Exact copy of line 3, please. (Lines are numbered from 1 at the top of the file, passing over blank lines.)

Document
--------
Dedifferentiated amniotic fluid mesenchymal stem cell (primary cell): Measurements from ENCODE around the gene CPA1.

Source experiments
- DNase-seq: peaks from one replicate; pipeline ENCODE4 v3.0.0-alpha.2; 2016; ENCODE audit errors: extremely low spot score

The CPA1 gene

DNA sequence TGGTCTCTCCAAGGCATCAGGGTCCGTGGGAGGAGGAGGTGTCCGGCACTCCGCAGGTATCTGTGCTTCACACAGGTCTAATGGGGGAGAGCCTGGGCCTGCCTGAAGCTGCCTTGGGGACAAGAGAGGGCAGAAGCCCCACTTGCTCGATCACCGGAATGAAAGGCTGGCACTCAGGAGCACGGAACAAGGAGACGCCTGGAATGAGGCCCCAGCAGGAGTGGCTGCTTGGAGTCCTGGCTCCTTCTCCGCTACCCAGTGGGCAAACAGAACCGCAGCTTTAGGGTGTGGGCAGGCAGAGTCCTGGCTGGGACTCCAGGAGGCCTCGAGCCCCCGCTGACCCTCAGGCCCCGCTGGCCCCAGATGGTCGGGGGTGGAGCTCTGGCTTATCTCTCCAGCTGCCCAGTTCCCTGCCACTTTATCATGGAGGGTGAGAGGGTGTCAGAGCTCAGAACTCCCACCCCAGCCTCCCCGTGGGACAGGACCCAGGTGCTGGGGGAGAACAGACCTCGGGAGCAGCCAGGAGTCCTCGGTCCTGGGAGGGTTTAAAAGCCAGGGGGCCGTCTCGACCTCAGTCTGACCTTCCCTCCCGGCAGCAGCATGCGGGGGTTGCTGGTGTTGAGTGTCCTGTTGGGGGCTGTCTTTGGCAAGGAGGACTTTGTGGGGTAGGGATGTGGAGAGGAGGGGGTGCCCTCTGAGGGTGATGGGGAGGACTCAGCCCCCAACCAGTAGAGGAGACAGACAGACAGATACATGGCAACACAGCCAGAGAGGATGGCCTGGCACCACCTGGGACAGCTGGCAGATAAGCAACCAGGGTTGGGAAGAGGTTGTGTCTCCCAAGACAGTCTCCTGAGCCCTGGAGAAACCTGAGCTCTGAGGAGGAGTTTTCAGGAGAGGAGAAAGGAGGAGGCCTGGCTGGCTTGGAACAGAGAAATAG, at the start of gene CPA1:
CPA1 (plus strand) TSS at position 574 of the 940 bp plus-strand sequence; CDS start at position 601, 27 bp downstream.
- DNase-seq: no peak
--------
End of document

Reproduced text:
- DNase-seq: peaks from one replicate; pipeline ENCODE4 v3.0.0-alpha.2; 2016; ENCODE audit errors: extremely low spot score